New Orientation Prepares Incoming FGWC Students

Andy Monserud

Whitman held a special orientation for first-generation and working class (FGWC) students on the week of July 11-15.  Thirty-two first-year FGWC students were given a week on campus to take sample classes from Whitman professors and gain an understanding of the on-campus resources available to students.  

The idea of a special FGWC orientation first came into prominence last year.  The idea had several proponents within FGWC club, and concrete action toward creating the event began after a series of meetings between club members, administrators, and trustee Brad McMurchie.  

“There was a greater motivation to pursue it after the article that came out last fall,” said FGWC club advisor and Associate Professor of Chemistry Allison Calhoun, referring to a New York Times economic diversity ranking published last September that placed Whitman at the bottom of their list of top colleges. “[The article] brought to the forefront the impact [economic inequality] had on students on campus overall.”  

The administration took care to include FGWC students in the process of planning the event.

“It began with [Associate Dean of Students] Juli Dunn and I interviewing some junior and senior FGWC students in December, and talking to them about what they’d like to see: ideas we had, ideas they had,” said Director of Orientation Barbara Maxwell.  “And then we came back in January, and we did three additional focus groups of first-year first-generation students, to see if first-year students had a different opinion on what they would have liked to have seen as compared to the juniors and seniors.”  

Incoming FGCW Freshmen

Maxwell and Dunn drafted a schedule, which they asked Miriam Zuniga, then the president of FGWC club, to show to the group for suggestions.  After a few tweaks, including the addition of a library tour and a mock Encounters-like class, the program was submitted to the Trustees for funding approval at their May meeting.  

Maxwell and Dunn made a point of avoiding overlap between the special orientation and the larger first-year orientation, in order to maintain the excitement around orientation.  The July dates were chosen in order to avoid interfering with Scrambles, SCORES, and fall athletics.

“It became really clear to us that if we did an orientation right before the fall orientation, we’d take those experiences away from them,” said Maxwell.  “It was the only thing we could think of that allowed us to do what we wanted to do and still give them the opportunity to come back and participate in the same kinds of things that other students were participating in.”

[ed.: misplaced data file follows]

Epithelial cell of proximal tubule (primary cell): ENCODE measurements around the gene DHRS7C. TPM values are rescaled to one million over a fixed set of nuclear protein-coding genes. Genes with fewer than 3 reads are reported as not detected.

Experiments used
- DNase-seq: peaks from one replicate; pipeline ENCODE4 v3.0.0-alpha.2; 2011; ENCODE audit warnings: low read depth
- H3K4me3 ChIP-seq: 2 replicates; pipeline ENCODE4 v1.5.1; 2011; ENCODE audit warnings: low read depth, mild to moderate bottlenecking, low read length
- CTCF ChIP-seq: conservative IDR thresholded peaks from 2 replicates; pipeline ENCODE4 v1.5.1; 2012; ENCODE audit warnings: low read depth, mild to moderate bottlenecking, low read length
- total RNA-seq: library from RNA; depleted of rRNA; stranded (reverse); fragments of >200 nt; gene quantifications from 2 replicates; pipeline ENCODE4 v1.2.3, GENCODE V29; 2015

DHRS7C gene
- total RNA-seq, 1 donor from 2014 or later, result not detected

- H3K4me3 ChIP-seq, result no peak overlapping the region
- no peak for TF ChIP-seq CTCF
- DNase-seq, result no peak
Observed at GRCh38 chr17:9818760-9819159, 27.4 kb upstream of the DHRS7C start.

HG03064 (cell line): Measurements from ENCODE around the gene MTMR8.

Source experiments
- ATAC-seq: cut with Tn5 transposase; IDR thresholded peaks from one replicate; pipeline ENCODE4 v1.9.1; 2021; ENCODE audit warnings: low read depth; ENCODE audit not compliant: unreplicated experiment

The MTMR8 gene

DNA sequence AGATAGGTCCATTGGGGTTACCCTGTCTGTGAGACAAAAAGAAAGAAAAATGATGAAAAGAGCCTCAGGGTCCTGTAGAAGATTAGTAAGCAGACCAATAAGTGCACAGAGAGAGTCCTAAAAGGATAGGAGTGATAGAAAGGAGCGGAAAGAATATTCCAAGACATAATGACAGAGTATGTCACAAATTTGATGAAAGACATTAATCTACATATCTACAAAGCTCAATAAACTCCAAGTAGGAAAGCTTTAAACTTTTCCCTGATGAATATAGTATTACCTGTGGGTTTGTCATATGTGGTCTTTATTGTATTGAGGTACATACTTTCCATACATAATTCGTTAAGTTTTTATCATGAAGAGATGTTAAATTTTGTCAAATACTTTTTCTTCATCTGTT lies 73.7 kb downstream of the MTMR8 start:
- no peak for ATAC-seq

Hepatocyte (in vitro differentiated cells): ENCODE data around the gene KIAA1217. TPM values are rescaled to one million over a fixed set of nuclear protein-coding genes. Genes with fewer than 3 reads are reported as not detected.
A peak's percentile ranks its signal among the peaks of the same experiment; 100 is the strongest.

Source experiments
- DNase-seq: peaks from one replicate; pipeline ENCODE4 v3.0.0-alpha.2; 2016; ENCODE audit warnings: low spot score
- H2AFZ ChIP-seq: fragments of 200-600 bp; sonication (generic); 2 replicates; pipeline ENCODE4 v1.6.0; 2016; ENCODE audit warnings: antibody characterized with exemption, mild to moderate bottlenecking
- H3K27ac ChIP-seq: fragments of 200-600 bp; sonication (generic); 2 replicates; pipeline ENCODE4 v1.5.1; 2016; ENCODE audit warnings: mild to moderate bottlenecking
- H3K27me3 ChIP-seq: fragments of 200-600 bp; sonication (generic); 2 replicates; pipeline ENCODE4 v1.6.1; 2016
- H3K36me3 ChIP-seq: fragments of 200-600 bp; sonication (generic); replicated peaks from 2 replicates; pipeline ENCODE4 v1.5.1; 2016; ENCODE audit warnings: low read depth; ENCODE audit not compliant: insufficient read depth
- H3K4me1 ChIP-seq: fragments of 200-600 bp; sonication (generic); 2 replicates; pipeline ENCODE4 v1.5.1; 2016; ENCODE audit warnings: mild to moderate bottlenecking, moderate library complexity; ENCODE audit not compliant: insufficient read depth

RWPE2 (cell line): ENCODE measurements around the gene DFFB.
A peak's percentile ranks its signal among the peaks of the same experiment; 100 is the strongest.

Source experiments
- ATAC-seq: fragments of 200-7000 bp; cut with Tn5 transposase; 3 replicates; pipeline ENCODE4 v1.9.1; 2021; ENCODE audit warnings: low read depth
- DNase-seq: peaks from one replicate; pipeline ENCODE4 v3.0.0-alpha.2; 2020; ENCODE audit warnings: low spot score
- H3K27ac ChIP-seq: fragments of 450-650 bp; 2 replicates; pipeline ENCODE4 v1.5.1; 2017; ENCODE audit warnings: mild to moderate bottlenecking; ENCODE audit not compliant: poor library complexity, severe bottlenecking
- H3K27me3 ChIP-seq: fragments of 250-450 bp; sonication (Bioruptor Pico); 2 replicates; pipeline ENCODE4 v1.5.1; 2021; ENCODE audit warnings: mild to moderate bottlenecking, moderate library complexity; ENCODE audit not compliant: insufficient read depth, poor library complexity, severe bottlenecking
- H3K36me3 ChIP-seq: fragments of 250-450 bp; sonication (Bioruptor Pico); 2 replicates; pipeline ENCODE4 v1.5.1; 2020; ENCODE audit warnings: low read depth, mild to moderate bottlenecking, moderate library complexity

Director of Student Success and Disability Support Services Rebecca Frost has begun research on the program, using exit surveys and following up with participants in order to appraise the efficacy of the orientation. In the meantime, several participants seem optimistic about the orientation’s effects.  

“At the time it was really long and exhausting, going to every single building and meeting all of the faculty and all of the resource departments,” said first-year Daphne Gallegos, a participant. “But now, actually being here, I feel like I have a little bit of a leg up from the rest of my friends that didn’t partake in the orientation because I’m already familiar with a lot of the resources on campus, and I know who to go to for whatever I need.  I know…where the offices are, and I’m really hyper-aware of the fact that there’s a lot of support here.”  

First-year Donovan Olsen also took part in the orientation, and particularly enjoyed the informal introduction to Whitman’s FGWC community which it provided.  

“All of the structured things that we did were really helpful, but then there were all these times when it was a bunch of people hanging out, and just talking and getting to know each other,” Olsen said. “I think that was my favorite part, was getting to meet people who I had a lot of things in common with.”  

While complaints were few, the schedule was densely packed, and long weekend hours raised some issues.  Maxwell and Calhoun hope to see this change with any future iterations of the orientation.  

“With so much going on, I think the students were exhausted, I think the student leaders were exhausted, and certainly everyone who was involved in the programming was exhausted,” Calhoun said.  “I think an extra day would give a little bit more flexibility to experience… being on campus without always [having] something to do.”  

Junior Anna Zheng was one of several students, mostly FGWC, who helped facilitate the orientation. Zheng hopes that some of the new students she worked with will take up that mantle in the future. She and other organizers expressed their desire to see the program become a permanent fixture.  

“I think that the orientation itself was such a good step,” Zheng said.  “I remember being a first-generation freshman and being like ‘I don’t know what’s going on.’  So just seeing that happen within the few months that it took to plan was really nice.”